Mental Health Board Clashes as More Decisions Made
June 21, 2022 by Valerie S. Clause

Despite continued in-fighting between board members, the Geauga County Board of Mental Health and Recovery Services has a new interim director and, as of July 1, a new slate of board officers will take over.

Despite continued in-fighting between board members, the Geauga County Board of Mental Health and Recovery Services has a new interim director and, as of July 1, a new slate of board officers will take over.

The board also discussed during its June 15 meeting which board members would participate in a mediation on June 29 involving Executive Director Jim Adams, who is currently on paid administrative leave.

A law enforcement officer from the Geauga County Sheriff’s Office was also on site during the meeting.

Board Chair Jennifer Malainy said the attorney representing the board for its insurance company asked for a decision to be made in open session regarding which members would represent the board in an upcoming mediation with lawyers for Adams.

The board is represented by John McLandrich of Mazanec, Raskin and Ryder.

“We need to limit our conversation strictly to who will be at mediation in open session,” she said.

Malainy suggested three to four members should be selected and explained the board could not have a quorum at the mediation, as that would be a violation of sunshine laws.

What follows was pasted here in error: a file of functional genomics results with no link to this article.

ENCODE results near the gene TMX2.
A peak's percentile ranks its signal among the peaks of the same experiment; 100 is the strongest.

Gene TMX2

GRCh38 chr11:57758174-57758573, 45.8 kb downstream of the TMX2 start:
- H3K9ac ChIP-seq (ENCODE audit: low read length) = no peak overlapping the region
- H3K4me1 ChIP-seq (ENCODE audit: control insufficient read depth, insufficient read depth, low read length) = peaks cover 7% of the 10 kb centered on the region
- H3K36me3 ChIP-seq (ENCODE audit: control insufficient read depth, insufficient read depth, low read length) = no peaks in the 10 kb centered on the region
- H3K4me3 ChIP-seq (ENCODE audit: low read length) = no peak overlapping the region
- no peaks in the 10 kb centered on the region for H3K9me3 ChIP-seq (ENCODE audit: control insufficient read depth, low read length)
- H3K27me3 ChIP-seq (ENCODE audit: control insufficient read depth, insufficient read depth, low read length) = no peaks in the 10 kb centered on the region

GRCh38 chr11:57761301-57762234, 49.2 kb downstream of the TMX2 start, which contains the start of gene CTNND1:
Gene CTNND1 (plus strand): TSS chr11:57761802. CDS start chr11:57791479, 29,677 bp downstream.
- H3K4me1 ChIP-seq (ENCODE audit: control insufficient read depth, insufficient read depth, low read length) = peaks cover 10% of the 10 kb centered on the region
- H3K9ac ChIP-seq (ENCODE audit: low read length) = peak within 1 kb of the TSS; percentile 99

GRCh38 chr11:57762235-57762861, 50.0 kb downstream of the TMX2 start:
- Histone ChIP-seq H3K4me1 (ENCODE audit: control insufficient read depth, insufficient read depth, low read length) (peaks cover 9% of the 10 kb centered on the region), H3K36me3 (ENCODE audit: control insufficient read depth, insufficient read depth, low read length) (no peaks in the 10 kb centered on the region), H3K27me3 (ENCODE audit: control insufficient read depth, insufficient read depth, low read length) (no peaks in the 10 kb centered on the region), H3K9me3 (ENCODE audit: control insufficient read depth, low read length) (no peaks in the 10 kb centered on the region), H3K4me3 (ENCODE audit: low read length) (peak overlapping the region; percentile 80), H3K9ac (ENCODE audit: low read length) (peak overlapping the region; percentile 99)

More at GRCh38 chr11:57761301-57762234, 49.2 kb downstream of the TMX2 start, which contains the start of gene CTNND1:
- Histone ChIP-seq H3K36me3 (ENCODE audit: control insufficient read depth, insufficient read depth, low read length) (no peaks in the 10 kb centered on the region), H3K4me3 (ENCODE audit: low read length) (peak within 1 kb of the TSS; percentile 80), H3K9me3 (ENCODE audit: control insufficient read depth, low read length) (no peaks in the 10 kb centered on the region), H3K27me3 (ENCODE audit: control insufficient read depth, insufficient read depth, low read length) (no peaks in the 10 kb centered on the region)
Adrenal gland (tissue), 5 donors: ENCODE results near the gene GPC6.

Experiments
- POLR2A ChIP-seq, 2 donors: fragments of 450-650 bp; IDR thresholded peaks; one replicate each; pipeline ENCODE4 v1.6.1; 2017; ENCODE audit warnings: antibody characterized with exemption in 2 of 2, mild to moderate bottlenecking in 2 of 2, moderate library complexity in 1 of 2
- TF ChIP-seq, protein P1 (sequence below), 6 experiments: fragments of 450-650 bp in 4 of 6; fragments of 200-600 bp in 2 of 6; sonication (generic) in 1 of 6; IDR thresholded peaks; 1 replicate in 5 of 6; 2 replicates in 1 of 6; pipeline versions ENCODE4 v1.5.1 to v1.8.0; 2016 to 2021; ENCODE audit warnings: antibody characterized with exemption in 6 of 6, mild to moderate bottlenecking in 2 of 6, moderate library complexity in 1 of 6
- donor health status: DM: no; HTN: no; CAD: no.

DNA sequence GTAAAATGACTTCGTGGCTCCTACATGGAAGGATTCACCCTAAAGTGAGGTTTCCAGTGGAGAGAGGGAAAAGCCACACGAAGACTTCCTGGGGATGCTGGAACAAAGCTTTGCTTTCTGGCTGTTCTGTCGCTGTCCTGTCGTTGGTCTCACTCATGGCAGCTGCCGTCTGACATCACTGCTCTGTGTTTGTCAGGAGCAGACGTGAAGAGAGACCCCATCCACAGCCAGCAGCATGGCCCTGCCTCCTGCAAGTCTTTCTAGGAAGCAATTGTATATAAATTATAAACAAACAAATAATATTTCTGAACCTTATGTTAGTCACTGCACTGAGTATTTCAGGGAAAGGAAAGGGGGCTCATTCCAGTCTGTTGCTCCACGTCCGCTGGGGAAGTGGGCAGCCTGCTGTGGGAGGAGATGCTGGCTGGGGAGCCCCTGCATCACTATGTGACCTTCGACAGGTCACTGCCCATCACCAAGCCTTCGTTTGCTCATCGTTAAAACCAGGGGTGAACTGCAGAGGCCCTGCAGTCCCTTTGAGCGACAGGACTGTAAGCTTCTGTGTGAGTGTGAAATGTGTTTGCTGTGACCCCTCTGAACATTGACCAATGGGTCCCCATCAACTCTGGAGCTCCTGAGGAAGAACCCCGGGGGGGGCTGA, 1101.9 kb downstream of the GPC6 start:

“Per our attorney, it’s very important that the mediation is productive,” Malainy said. “Yes, it’s important to have different views and these were his words — that’s why I’ve written it down — but ultimately, the board members that attend should be those that represent a majority opinion. Our attorney does not want to have a second mediation within the mediation amongst the board members, and doesn’t want to be paralyzed by such indifferences that we can’t move forward in coming to a potential resolution. I was told by our previous attorney that I should be there but if the board disagrees, I’m more than happy to step out.”

Board member Greg O’Brien expressed concern about attending a mediation the board did not have more information about. He recommended an executive session to establish the parameters of the meeting with the attorney. During the discussion selecting board members to participate in the mediation, Jensen was one of the individuals recommended, since she has experience in mediations.

Claypool did not want Jensen in the mediation, saying that she is “disruptive and not a team player.”

“I take great umbrage when you take personal attacks at anyone on the board, and you do it a lot, you’re very hypocritical when you do it – and it actually makes my blood boil,” said Greg O’Brien, board member, regarding Claypool’s comments.

Claypool acknowledged that he can be a “disruptive force,” but also said he has every right to speak out.

Jensen also reminded Claypool that she was not the disruptive person at the June 6 meeting, during which Malainy walked out.

Malainy agreed she would set up a special meeting for executive session to discuss the plan further with the attorney.

Board members also discussed an email correspondence that was sent to board member Vanessa Jensen, with some asking why she was included in emails from Susan Wieland, of the Geauga County Prosecutor’s Office, instead of those being directed only to Malainy as the chairperson.

Malainy said decisions were being made that should not have been as a result of those emails.

Jensen explained she had asked as a matter of public information what had been given to the attorney regarding Jim Adams on behalf of the board, which Wieland sent to her. Wieland then asked Jenkins about her thoughts on the matter, which she responded to.